How to build a flat DIY Subwoofer

I had a spare Visaton Ws-17e driver that arrived damaged, and the company replaced. I managed to fix it and kept it as a spare… but spare woofers = potential for more B.A.S.S.

Kinda. These drivers are not meant to be subwoofers – you need big Xmax (excursion) or/and cone size for B.A.S.S. But I played around in the transmission line software and came up with an enclosure design, that looked like it might work. I had a spare channel on one of my amps and could do with another sub to even out the wack acoustics in my attic, so I lashed out a build

The graph looked good. So I started planning out the transmission line enclosure design based on the measurements. Spoiler alert: The frequency range looked proper, but the output volume (amplitude in db) was really low. So, you could hear low bass, but as soon as you turn it up, the driver reaches past its excursion limits and distorts like crazy.

As soon as I worked out the measurements, I figured this was an experiment so I’d use MDF for the first time and try out the cutting service at the local B&Q. That was all good in the hood. It was cheap, and worked. But in the end, MDF is no way near as nice to work with as plywood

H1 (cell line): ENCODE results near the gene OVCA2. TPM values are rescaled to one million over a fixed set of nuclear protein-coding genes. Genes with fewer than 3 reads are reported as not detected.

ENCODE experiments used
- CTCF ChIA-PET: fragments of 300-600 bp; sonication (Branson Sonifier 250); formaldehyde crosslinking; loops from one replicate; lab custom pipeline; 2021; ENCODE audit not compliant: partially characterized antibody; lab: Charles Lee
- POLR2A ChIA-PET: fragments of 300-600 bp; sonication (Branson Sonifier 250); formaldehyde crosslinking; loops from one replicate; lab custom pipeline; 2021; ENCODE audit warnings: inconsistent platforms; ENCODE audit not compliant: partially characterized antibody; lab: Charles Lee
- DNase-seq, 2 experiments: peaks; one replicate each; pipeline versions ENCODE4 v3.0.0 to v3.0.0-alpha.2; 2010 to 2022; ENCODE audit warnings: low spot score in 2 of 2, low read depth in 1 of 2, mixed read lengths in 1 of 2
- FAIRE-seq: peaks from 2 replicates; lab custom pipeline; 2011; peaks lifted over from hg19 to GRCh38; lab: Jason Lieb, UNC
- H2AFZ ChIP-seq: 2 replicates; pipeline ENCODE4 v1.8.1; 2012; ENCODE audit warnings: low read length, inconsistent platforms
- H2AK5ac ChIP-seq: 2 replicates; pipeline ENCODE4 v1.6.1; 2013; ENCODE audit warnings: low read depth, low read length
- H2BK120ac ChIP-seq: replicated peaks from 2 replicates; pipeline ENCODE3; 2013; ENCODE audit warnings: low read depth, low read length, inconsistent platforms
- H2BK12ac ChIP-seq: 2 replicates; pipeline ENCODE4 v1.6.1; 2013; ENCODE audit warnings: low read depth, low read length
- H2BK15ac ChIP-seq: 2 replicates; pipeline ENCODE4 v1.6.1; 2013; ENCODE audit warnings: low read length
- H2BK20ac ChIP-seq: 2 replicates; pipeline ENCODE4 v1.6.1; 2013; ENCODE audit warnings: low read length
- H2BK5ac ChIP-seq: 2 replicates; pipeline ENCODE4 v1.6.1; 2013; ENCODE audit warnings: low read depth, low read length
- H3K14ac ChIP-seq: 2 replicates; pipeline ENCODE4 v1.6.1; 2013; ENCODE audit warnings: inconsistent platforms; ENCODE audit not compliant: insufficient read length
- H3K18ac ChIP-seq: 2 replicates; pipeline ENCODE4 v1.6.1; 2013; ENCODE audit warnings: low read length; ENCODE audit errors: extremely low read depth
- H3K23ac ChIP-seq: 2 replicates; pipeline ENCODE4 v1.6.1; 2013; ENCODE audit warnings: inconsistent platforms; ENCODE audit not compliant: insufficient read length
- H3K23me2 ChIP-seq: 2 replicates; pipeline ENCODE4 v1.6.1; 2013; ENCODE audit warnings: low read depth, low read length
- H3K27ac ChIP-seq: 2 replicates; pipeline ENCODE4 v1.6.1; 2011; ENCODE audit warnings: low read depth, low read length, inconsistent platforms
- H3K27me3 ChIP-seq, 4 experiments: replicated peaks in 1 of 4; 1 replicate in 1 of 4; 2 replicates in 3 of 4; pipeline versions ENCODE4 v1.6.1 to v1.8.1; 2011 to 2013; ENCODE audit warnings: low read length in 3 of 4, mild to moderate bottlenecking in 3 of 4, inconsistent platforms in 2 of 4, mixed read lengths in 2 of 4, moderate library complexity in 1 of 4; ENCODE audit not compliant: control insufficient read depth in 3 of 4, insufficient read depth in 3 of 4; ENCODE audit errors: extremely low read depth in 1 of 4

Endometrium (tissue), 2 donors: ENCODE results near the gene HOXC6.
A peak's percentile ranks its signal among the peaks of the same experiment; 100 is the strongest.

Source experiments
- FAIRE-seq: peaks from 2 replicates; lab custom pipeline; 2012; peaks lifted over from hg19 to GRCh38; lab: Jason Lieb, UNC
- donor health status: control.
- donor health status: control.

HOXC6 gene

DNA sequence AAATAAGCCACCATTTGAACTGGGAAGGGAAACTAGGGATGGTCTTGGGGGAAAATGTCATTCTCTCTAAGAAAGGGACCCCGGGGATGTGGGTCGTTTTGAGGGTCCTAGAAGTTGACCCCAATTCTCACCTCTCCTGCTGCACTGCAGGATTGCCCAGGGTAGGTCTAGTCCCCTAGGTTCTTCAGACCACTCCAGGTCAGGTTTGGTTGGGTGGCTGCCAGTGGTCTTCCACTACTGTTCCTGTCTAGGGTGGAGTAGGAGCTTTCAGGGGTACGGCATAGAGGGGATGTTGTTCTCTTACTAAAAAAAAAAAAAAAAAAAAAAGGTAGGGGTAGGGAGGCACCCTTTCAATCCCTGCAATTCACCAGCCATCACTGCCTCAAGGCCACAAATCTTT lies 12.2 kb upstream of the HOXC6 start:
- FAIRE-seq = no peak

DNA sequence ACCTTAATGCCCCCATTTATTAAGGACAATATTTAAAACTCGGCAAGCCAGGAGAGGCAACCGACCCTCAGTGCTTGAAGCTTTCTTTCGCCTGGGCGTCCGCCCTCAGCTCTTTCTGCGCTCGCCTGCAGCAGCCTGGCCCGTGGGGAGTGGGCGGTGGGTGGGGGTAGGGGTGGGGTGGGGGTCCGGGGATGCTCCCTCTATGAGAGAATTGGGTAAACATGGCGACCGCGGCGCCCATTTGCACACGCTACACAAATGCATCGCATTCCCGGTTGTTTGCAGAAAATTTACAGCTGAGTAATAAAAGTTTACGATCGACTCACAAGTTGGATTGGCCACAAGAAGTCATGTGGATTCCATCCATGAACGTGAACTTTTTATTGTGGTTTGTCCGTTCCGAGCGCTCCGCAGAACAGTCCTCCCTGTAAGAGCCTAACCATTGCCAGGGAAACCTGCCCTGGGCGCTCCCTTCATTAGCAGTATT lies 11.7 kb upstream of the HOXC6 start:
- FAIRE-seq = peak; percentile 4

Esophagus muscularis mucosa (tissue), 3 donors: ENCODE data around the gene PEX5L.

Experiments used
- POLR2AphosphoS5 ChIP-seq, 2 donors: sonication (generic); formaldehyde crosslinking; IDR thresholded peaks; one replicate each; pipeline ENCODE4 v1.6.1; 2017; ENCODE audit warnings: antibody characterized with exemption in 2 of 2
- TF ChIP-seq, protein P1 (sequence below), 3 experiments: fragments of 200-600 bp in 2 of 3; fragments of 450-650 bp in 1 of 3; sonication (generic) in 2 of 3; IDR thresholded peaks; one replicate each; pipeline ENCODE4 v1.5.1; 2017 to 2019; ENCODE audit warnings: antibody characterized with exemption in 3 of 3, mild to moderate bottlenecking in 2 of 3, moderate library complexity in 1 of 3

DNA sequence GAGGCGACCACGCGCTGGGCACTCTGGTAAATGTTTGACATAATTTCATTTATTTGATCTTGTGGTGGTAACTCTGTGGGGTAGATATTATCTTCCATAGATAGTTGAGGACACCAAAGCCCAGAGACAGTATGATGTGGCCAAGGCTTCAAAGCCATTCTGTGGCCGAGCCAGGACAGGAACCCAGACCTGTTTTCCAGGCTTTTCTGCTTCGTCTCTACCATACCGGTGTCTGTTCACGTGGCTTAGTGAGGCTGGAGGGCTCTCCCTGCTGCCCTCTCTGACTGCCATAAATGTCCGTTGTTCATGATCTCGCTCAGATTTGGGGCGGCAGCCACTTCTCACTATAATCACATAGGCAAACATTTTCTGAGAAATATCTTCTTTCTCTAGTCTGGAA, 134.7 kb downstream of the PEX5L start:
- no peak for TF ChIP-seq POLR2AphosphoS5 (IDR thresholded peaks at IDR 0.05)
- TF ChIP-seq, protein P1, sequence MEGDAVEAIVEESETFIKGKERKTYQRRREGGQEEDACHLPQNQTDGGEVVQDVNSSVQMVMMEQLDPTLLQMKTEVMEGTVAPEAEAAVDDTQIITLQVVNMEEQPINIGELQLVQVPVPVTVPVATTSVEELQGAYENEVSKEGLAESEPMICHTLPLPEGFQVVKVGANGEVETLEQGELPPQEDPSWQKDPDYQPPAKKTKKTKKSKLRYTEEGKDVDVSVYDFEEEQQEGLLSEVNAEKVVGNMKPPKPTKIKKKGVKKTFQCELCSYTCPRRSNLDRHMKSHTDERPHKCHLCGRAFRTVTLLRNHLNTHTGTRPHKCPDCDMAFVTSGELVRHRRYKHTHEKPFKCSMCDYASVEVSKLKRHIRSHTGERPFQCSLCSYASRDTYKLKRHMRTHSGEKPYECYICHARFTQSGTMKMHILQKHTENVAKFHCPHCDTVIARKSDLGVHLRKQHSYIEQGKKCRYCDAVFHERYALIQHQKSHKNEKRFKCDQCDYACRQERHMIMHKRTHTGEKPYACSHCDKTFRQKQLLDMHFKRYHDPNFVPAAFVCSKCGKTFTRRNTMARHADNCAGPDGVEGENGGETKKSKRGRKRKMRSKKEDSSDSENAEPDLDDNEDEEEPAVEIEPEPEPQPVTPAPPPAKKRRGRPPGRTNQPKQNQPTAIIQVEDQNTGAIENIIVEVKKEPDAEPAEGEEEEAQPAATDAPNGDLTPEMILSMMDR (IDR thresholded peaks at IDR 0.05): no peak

I smashed it out in no time. It was a nice little palette cleanser after the crazy, emotional slog that was the hifi transmission line build. It was always meant to be a quick and dirty, so I didn’t finish the box nicely like the other ones, just hooked it up and added it to the big system.

It doesn’t really add much unfortunately. but it helps get my head round what all these bonkers numbers that I don’t fully understand actually mean in real life.

I had planned to build more speakers after this, but I’ve run out of steam at the moment. Time will tell…

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